Editor’s note: In the May/June 2018 issue of BirdWatching magazine, we published “America’s Serengeti,” a photo essay by Malkolm Boothroyd featuring birds (and other wildlife) of Arctic National Wildlife Refuge, the vast, 19.6-million-acre wilderness in northeastern Alaska. It is the largest wildlife refuge in the United States and is home to more than 200 bird species. Part of ANWR has been the target of the oil industry for decades. The 2017 tax law included a provision to permit drilling, and the Trump administration has been moving toward allowing drilling ever since. Here, Malkolm provides an update and offers an action that birdwatchers can take to oppose the latest plan.
The Coastal Plain of the Arctic National Wildlife Refuge is home to Spectacled Eiders, Snowy Owls, Buff-breasted Sandpipers, and dozens of other species of nesting birds. It’s also the birthplace of the Porcupine caribou herd, critical denning habitat for polar bears, and a sacred land to the Gwich’in people. The U.S. government is pushing to drill for oil in the Arctic Refuge, and after an October 23 announcement it’s poised to approve a three-dimensional seismic survey. The plan is to begin the surveys in December.
Until November 6, you can submit your concerns to the Bureau of Land Management. It’s important that opposition to seismic testing gets on the public record. You can email your concerns directly to: [email protected]
Here are a few points to consider as you’re writing:
1. Three-dimensional seismic testing is intrusive. Convoys of heavy machinery would crisscross over 500,000 acres of the Coastal Plain, blasting the tundra with 60,000 lbs. of force. Damage from 1980s seismic tests are still visible in the Arctic Refuge, and this survey could leave behind scars that could last for generations.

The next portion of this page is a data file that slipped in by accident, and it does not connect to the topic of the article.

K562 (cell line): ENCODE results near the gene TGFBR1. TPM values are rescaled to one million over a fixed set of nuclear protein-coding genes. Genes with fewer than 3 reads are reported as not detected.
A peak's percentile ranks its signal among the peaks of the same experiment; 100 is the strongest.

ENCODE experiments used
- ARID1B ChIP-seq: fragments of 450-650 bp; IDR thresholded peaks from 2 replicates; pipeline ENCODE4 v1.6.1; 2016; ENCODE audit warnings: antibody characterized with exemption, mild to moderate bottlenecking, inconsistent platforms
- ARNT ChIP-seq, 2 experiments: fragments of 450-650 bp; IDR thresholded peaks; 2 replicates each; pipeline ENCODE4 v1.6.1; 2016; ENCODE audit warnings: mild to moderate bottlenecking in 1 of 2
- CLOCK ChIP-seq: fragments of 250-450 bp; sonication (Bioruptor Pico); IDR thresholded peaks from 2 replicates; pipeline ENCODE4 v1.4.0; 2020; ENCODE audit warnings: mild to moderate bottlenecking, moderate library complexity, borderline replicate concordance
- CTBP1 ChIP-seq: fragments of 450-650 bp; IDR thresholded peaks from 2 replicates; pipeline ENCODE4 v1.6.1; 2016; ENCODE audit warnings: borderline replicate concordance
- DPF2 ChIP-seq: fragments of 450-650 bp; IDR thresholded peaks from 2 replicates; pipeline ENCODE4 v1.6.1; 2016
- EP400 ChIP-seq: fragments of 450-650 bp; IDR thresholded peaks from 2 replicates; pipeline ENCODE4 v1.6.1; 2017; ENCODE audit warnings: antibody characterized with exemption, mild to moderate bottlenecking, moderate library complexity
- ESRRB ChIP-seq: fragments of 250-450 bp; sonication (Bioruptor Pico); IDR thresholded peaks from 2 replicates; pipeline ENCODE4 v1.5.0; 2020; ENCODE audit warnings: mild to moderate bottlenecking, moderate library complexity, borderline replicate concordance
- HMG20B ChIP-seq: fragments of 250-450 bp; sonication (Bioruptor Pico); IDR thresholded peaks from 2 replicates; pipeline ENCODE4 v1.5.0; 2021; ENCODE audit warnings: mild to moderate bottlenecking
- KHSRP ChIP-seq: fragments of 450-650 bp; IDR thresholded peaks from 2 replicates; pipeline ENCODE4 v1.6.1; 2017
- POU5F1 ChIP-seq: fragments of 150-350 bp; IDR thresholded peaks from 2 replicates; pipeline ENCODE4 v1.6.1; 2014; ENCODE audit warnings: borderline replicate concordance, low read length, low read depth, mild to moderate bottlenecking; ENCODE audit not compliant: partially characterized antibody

2. The Coastal Plain is critical denning habitat for the Southern Beaufort Sea polar bear populations. The best technology for detecting polar bear dens is only about 50 percent accurate, meaning there’s a high probability of seismic survey disturbing undetected dens.
3. In the summer, a helicopter would traverse the Arctic Refuge in search of discarded waste. It could land and take off up to 600 times, harassing countless birds and caribou in the process.
4. The seismic plan includes camps of up to 180 people and twice-weekly crew changes, yet the seismic plan makes zero mention of Covid-19 or health protocols.
5. The Bureau of Land Management should put the brakes on its reckless push for seismic testing in the Arctic Refuge. The Bureau should prepare a thorough Environmental Impact Statement, hold robust public comment periods, and consult with every impacted community.
Following is a slideshow of Malkolm’s photos of just some of the birds and other iconic animals of the Arctic Refuge.
TAKING A BREAK: A Common Eider rests on pack ice jumbled along the Beaufort Sea coastline near Pokok Lagoon. The species breeds on coastal islands and migrates along the coast.
Slowing the rush to drill
Here are three organizations that advocate for the birds and other wildlife of Arctic National Wildlife Refuge: